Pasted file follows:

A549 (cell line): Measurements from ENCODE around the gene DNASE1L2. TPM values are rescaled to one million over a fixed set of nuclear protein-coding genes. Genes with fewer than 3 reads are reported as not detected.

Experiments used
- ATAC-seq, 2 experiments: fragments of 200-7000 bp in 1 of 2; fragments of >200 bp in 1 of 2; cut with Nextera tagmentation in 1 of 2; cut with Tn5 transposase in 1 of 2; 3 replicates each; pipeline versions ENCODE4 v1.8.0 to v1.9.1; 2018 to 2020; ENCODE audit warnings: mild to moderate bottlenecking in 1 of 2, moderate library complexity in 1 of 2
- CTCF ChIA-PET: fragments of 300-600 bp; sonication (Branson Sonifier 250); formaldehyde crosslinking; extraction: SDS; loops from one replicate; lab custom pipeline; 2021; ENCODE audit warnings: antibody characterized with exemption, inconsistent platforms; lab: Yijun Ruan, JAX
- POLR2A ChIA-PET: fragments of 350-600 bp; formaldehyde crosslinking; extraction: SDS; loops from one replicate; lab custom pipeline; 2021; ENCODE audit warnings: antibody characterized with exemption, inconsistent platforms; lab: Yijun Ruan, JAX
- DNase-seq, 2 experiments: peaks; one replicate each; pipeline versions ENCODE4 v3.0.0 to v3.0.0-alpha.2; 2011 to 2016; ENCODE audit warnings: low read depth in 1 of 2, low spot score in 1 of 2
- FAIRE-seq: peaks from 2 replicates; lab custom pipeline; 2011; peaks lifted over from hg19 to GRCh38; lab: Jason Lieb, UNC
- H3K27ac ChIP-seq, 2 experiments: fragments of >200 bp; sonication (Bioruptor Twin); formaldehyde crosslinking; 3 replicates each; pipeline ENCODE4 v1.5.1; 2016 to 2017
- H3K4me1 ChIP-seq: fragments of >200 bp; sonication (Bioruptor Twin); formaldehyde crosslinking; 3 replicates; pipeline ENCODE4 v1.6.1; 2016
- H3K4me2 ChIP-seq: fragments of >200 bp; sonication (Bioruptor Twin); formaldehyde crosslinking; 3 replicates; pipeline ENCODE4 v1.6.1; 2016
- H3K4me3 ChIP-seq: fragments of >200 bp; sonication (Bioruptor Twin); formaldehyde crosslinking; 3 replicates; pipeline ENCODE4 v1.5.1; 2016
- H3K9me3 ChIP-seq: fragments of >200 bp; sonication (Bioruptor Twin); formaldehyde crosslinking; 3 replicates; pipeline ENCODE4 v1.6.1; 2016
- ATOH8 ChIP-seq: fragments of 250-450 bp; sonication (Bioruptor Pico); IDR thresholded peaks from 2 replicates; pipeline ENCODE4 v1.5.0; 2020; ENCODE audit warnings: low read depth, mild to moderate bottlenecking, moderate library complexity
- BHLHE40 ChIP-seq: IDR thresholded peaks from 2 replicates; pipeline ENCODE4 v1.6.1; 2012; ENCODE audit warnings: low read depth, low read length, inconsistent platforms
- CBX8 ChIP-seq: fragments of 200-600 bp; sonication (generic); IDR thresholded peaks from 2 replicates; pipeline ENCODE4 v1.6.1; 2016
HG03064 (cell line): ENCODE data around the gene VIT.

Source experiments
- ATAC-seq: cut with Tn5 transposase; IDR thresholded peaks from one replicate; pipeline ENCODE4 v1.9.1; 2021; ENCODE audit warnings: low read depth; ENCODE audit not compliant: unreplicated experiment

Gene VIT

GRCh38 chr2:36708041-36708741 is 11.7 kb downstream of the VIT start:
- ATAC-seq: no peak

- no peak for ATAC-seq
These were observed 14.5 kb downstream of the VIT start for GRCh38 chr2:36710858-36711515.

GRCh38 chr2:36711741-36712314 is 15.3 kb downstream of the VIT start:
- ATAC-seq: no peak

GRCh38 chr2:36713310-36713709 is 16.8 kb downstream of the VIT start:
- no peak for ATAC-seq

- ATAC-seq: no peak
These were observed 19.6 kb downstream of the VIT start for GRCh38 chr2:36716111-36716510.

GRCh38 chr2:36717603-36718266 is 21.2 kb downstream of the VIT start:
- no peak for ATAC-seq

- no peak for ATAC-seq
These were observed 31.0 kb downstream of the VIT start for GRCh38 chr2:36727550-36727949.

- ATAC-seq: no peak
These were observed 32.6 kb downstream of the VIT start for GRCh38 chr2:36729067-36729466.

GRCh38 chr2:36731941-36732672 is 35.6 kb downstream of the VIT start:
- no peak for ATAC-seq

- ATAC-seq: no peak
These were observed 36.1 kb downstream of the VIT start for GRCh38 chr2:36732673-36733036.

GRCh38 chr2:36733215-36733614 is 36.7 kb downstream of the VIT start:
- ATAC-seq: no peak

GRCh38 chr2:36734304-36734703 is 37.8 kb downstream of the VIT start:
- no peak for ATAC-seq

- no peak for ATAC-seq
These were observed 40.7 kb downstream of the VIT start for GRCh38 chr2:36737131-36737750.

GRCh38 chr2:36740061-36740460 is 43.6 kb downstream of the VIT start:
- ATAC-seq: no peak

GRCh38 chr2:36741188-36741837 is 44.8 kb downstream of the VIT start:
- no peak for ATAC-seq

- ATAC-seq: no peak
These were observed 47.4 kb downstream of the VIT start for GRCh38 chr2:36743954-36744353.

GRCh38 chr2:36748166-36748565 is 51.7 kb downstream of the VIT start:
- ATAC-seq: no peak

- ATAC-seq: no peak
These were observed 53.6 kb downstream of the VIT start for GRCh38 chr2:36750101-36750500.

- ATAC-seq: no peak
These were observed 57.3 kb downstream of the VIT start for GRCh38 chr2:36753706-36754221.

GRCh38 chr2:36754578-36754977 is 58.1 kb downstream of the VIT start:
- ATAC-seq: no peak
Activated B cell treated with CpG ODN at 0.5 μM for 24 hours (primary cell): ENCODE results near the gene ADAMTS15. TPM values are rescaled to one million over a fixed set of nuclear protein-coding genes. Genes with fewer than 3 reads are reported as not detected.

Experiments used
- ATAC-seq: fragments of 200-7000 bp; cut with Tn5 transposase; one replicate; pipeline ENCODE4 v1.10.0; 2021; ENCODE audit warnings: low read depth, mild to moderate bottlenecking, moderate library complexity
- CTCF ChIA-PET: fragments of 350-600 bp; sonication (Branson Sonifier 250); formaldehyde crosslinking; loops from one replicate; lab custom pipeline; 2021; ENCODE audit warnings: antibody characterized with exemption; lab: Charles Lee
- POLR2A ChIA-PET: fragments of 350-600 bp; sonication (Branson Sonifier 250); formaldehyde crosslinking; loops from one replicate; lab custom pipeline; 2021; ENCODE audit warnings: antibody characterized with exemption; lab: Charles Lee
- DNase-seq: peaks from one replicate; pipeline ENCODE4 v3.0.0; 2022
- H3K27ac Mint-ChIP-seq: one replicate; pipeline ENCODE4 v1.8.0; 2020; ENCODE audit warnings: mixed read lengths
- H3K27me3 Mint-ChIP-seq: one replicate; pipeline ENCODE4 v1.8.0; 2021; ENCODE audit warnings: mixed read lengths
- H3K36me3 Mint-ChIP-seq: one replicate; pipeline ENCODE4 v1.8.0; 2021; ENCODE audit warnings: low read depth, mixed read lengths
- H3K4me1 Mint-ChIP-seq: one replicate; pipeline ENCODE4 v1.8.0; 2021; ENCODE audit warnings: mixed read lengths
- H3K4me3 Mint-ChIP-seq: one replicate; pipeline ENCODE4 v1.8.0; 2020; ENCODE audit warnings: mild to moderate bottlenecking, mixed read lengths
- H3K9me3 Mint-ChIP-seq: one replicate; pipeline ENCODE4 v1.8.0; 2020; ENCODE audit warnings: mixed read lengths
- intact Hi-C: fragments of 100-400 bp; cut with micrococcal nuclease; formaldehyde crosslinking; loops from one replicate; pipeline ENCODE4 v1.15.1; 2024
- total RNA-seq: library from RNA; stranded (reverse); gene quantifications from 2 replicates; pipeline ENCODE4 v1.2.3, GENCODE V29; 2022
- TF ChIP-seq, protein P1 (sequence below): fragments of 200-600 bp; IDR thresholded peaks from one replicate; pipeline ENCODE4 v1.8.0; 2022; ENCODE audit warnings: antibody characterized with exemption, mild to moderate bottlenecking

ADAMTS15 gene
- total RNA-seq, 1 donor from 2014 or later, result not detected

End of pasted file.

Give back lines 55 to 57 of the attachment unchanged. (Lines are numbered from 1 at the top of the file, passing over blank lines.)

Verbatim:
These were observed 53.6 kb downstream of the VIT start for GRCh38 chr2:36750101-36750500.

- ATAC-seq: no peak
These were observed 57.3 kb downstream of the VIT start for GRCh38 chr2:36753706-36754221.